GitHub Universe 2021 has wrapped for up another year and there was plenty that got the Arinco Crew’s attention. While we would love to mention them all, we listed some of the key takeaways that we were most excited about.
GitHub Actions on internal repositories
This was actually mentioned briefly during a presentation on something else and got our attention.
Currently you cannot have an action stored in an internal repository, to use an action in an Actions workflow its code must be in the same repository as the workflow, a separate public repository, or published to the GitHub Marketplace.
Having this will allow you to keep all your code private and a much-needed feature for some.
This is on the GitHub public roadmap and targeted for delivery on Q4 2021.
GitHub Managed Runners more size choices
Another one on the GitHub public roadmap targeted for Q1 2022.
GitHub-managed runners will now include the option to choose more powerful combinations of CPU, RAM, & disk space for your jobs. These new configurations are also privately pooled for you, which means you can optionally enable a static Public IP range for use with your firewall, or proxy/bastion server.
Ephemeral self-hosted runners
On the runner front, GitHub Actions now supports ephemeral self-hosted runners which allow you to have runners that “run once” and are not sitting idle waiting for jobs consuming resources. Ephemeral runners are also a good choice for self-managed environments where you need each job to run on a clean build/image.
Webhook for auto-scaling runners
workflow_job webhook has been made available that allows you to automatically scale your self-hosted runners in response to your Actions job requests. For example, you can create automation that adds a new self-hosted runner each time you receive a
workflow_job webhook event with the
queued activity, which notifies you that a new job is ready for processing.
New GitHub Issues Experience
A new GitHub Issues experience has been made available. The new GitHub Issues experience includes features like project boards and dynamic tables, which give you the ability to filter, sort and group issues and pull requests. Some other cool features include:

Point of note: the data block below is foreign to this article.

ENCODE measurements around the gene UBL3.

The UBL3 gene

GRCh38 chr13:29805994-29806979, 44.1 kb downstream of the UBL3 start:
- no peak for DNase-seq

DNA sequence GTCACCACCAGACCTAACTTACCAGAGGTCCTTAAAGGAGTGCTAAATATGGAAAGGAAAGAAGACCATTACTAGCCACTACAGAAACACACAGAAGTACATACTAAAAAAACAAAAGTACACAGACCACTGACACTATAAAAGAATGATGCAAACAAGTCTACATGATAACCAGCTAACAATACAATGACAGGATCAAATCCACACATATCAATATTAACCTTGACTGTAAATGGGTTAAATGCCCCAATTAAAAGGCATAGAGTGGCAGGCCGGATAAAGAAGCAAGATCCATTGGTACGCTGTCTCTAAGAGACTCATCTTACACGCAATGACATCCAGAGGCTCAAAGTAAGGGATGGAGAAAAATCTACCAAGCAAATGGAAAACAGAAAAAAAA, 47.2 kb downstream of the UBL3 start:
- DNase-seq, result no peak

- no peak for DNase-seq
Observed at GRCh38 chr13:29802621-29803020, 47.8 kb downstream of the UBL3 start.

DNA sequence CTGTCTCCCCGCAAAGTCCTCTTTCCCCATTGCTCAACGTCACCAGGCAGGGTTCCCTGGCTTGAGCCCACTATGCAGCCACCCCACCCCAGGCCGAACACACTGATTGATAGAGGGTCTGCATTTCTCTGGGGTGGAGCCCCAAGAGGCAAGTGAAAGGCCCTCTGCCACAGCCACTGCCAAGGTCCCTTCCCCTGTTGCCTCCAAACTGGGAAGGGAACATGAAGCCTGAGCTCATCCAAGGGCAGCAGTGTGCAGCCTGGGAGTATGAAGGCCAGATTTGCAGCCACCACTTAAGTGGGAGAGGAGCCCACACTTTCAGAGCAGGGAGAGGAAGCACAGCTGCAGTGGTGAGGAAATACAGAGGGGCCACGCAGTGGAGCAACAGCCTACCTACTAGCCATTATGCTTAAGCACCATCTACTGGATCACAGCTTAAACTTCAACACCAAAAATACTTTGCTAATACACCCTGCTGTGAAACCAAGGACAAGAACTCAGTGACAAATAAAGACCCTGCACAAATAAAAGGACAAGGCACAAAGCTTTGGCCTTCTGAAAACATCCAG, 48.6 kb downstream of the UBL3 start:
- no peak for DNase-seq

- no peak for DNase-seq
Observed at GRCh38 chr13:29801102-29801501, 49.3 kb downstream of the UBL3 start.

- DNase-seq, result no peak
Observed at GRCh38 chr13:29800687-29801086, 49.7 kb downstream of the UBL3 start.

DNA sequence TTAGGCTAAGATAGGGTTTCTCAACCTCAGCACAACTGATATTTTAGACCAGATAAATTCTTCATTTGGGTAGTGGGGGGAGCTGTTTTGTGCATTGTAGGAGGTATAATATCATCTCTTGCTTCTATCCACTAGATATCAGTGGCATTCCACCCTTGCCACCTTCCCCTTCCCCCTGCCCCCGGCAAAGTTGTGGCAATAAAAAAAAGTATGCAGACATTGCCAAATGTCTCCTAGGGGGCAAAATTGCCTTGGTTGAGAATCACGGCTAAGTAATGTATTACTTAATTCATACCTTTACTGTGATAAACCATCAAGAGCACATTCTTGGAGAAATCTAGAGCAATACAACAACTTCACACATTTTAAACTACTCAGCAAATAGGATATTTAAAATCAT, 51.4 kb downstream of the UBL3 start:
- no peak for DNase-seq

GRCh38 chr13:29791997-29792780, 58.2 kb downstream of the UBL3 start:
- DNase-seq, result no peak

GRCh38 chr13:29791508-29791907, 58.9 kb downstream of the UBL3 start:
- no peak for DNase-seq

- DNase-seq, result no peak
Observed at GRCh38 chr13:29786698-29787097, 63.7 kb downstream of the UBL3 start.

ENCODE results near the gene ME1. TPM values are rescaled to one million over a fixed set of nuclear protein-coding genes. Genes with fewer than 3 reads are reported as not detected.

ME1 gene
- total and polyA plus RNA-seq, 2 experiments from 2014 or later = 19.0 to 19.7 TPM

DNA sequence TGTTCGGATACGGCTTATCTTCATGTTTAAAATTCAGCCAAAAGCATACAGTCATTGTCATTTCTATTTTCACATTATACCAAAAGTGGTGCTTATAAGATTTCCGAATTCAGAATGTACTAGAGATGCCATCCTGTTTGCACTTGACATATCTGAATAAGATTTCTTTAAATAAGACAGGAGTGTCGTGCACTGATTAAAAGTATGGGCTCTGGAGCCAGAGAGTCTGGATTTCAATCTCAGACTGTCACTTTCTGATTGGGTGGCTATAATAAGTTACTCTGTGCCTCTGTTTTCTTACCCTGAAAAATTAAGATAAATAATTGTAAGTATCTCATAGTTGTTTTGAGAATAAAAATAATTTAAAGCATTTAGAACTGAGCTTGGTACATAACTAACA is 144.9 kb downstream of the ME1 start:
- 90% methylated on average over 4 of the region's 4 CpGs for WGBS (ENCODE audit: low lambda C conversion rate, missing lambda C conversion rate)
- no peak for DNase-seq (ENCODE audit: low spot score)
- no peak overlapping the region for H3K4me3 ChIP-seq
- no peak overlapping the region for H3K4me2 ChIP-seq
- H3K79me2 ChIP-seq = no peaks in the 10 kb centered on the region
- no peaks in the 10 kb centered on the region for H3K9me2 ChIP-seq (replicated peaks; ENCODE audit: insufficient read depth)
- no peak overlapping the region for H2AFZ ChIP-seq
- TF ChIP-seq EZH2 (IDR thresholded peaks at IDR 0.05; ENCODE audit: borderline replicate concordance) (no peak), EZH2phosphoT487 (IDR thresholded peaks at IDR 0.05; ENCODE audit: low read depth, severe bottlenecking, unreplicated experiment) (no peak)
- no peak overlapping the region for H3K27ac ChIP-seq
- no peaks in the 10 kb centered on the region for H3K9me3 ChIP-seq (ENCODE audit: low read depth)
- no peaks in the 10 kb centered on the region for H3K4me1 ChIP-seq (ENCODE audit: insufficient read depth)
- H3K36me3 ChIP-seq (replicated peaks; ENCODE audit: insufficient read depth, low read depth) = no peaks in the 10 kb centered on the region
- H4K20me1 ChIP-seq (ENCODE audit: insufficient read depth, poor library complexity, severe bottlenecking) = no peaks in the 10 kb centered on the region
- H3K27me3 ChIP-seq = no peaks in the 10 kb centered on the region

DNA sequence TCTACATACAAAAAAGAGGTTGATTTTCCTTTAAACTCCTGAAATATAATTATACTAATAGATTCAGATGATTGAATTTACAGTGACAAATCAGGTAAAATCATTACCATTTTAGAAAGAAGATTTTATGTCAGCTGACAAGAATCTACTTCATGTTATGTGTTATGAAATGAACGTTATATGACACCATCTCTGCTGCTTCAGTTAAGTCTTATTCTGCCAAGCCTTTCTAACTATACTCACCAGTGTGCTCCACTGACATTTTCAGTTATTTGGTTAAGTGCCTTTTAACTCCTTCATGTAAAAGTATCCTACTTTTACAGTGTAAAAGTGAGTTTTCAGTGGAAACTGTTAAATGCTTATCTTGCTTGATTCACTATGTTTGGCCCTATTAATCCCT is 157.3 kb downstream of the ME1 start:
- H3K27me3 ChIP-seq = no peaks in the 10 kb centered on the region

- Iteration support: You can now create “iteration” field types in project tables to sort and group issues by sprint and cycles.
- Custom fields: Plan and track your work using the information that’s important to your team.
- Public projects: Make a project public (everyone can see them) or private (only select individuals can see them) and switch between the two as needed.
Reusable workflows are now GA.
If you’re familiar with Azure DevOps pipeline templates, reusable workflows are quite similar.
Rather than copying and pasting from one workflow to another, you can make workflows reusable. Reusing workflows avoids duplication. This makes workflows easier to maintain and allows you to create new workflows more quickly by building on the work of others, just as you do with actions. Workflow reuse also promotes best practice by helping you to use workflows that are well designed, have already been tested, and have been proved to be effective.
Open ID Connect (OIDC) based authentication support
Typically to authenticate to a cloud provider such as Azure, AWS or GCP to deploy resources you supply credentials, such as a password or token. These credentials are usually stored as a secret in GitHub, and the workflow presents this secret to the cloud provider every time it runs.
OpenID Connect allows you to take a different approach by configuring your workflow to request a short-lived access token directly from the cloud provider. This removes the need for long lived secrets in GitHub and provides you the ability to issue an access token that is only valid for a single workflow run, and then automatically expires.